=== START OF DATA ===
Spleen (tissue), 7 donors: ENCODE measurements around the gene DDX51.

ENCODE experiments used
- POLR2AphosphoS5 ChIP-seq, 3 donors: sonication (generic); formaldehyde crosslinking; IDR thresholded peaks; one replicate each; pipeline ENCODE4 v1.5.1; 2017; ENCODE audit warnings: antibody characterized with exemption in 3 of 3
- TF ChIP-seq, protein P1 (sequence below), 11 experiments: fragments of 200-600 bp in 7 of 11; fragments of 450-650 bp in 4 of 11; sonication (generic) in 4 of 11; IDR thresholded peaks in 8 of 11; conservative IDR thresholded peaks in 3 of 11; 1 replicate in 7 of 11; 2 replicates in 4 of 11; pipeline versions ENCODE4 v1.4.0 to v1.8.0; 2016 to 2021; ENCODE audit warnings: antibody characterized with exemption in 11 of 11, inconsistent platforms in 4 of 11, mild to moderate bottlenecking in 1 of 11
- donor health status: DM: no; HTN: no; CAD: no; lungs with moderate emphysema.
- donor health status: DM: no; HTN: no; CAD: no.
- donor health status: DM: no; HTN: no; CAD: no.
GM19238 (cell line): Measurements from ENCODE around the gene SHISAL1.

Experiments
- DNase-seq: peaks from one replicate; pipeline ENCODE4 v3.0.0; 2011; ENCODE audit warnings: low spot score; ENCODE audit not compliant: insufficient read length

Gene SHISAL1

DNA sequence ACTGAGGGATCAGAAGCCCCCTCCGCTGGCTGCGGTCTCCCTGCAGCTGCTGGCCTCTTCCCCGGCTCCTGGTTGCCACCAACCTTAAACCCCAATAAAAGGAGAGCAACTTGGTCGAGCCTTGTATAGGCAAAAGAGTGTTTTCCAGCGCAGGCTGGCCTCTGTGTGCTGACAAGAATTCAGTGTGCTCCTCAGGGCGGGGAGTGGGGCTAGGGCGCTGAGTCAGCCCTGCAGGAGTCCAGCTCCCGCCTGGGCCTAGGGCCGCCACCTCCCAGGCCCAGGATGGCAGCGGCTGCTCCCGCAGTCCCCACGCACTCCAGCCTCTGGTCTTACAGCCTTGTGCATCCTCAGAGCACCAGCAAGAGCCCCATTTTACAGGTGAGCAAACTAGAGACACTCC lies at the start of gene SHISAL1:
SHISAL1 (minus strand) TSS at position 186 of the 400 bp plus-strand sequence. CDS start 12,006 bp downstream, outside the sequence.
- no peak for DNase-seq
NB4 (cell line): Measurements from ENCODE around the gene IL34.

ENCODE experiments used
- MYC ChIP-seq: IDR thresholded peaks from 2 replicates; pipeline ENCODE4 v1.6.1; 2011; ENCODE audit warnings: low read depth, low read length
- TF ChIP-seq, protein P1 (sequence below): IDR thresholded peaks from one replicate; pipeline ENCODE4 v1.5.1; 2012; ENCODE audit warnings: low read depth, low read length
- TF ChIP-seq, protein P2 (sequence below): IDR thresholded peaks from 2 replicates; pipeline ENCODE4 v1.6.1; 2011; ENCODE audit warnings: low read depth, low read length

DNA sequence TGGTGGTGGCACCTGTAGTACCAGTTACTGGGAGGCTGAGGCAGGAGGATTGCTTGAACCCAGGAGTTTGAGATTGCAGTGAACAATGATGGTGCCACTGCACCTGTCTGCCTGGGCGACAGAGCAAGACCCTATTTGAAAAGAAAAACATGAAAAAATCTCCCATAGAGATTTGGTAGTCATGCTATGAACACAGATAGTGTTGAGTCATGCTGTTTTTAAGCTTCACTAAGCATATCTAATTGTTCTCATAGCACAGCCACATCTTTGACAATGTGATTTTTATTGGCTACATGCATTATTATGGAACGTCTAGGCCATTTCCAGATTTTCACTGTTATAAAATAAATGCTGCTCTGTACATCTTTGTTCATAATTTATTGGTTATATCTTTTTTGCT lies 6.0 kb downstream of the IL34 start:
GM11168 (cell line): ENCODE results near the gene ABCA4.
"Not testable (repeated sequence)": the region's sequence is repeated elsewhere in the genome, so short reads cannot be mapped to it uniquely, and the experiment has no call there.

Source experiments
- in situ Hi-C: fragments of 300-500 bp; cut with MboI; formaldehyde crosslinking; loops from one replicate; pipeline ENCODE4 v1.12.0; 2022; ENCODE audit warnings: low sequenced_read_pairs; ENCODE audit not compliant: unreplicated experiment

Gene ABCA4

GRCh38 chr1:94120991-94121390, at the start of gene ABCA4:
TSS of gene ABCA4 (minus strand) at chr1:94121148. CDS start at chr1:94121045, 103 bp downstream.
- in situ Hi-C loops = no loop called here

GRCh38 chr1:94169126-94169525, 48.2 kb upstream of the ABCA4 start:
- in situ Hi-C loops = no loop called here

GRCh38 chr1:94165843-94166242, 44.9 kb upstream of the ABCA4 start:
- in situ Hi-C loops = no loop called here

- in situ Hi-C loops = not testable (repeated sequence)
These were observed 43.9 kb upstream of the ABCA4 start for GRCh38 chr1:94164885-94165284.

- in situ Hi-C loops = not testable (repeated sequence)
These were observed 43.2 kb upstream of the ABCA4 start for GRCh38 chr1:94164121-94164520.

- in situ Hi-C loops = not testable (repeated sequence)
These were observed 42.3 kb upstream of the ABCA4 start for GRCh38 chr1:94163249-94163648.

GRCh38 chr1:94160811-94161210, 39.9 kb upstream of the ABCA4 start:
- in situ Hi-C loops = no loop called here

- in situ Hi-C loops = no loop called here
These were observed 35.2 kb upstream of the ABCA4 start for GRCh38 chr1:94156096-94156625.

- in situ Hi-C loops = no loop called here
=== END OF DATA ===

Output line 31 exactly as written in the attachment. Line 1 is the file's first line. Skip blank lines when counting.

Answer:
GRCh38 chr1:94165843-94166242, 44.9 kb upstream of the ABCA4 start: